On October 23, 1983, suicide bombers crashed a truck bearing more than 2,000 pounds of explosives through protective barricades at U.S. Marine barracks in Beirut, Lebanon. Since the attack took place early on a Sunday morning, it found most of the troops asleep in their beds. The explosion devastated the compound, collapsing the floors of the building on top of each other, killing 241 U.S. servicemen.
President Ronald Reagan had sent American troops to Lebanon earlier in 1983, hoping to stabilize a country ravaged by years of civil war. Their mission was to support a government friendly to U.S. interests and to Israel, and to help end the cycle of violence. The United States was supposed to play the part of an “honest broker” between competing interests.
Hezbollah, the militant Islamic group, claimed responsibility for the bombing. The ability of the United States to remain detached and play the role of honest broker became more difficult after the attack. American military ships shelled Lebanese positions, and the United States was drawn into supporting certain factions against others in the Lebanese civil war. The surviving Marines were withdrawn to U.S. vessels waiting offshore, and just two years after the bombing, President Reagan withdrew all U.S. military forces from the area at the request of the Lebanese government. The experience in Lebanon was devastating one for the President, and it altered his administration's policy in the Middle East; he never again sent ground troops into Lebanon or any other place in the Middle East.
U.S. forces invade the island nation of Grenada to overthrow the military government that had carried out a government coup days before. Grenada, a small country, was no match for U.S. military force, and the U.S. forces subdued the opposing forces within a few days.
Reagan delivers State of the Union message, calling on Congress to cooperate to reduce the deficit.
Reagan signs scientific and cultural exchange accords with the Beijing leadership while on six-day visit to China.
The Republican Party re-nominates Reagan and Bush for 1984 presidential election.
Congress and Reagan work out a compromise on the MX missile.
Reagan is reelected President, defeating Democratic candidate Walter Mondale.
Reagan is inaugurated for a second term as President of the United States.
Farm credit crises pose serious a threat to U.S. agriculture. The Reagan administration eases rules on a loan-guarantee program, but rejects provisions for additional funding.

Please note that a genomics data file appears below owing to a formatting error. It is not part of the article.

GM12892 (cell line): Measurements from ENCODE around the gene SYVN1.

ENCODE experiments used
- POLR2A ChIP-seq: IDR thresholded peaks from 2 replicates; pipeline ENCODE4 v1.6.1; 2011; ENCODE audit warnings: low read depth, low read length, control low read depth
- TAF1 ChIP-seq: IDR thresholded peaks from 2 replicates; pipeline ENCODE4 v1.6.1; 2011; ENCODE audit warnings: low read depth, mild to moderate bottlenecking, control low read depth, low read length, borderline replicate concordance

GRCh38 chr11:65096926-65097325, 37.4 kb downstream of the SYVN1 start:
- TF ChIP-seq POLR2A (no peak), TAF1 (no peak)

The Reagan administration announces trade embargo against Nicaragua in an attempt to undermine the Sandinista government. This embargo was later found to be in violation of international law.
Reagan attends a wreath-laying ceremony at Bitburg military cemetery in West Germany, the gravesite of 200 German soldiers including 49 members of Adolf Hitler's SS. Responding to criticism of the visit, Reagan visits and lays a wreath at a nearby concentration camp earlier in the day.
Reagan has a malignant polyp removed from his colon; Vice President Bush serves as acting President for eight hours.
The Reagan administration announces limited economic sanctions against South Africa after the South African government declares martial law.
Reagan and Soviet premier Mikhail Gorbachev hold a summit meeting in Geneva, Switzerland. It is the first such meeting between U.S and Soviet heads of state since 1979.
Reagan signs the Gramm-Rudman deficit reduction bill.
Supreme Court Chief Justice Warren Burger announces his retirement; Regan elevates Justice William Rehnquist to the position of chief justice and nominates Anthony Scalia as an associate justice.
Reagan and Gorbachev meet in Reykjavik, Iceland.
Reagan signs a revision of the tax code into law.
The Democrats win control of Senate, the first time during Reagan's tenure that both houses of Congress are in Democratic hands.
Reagan informs Congress that the United States secretly sold arms to Iran in violation of federal laws prohibiting arms deals with Iran. The administration denies that the sales were part of an attempt to secure the release of American hostages held by Iranian-backed forces.
Regan admits that between $10 and $30 million had been diverted from Iranian arms sales and funneled to the Nicaraguan contras. This becomes known as the Iran-Contra affair.
The Tower Commission is appointed to investigate the Iran-Contra affair. Reagan forgoes any claim of executive privilege and orders his administration to cooperate fully with the investigation. Lawrence Walsh is appointed special prosecutor to investigate criminal wrongdoing.
Congress overrides Reagan's veto of the Water Quality Control Act, allowing the EPA to regulate pollutants in U.S. waters.
The Tower Commission releases its report, finding no criminal wrongdoing on the part of the White House but remaining critical of the administration nonetheless.
In televised address, Reagan accepts responsibility for actions in Iran-Contra affair that he claims occurred without his knowledge.
Congress issues its Iran-Contra report, declaring that Regan must assume “ultimate responsibility” for the affair.
Gorbachev and Reagan meet in Washington, D.C., and sign the Intermediate Range Nuclear Forces Treaty.
Reagan prohibits federally funded family-planning centers from providing assistance to women seeking abortions.
Reagan visits the Soviet Union for the first time.
The Republican Party nominates George H.W. Bush and Dan Quayle for President and vice president.
Vice President George H.W. Bush is elected President of the United States, defeating Democratic challenger Michael Dukakis.
Reagan delivers his farewell address.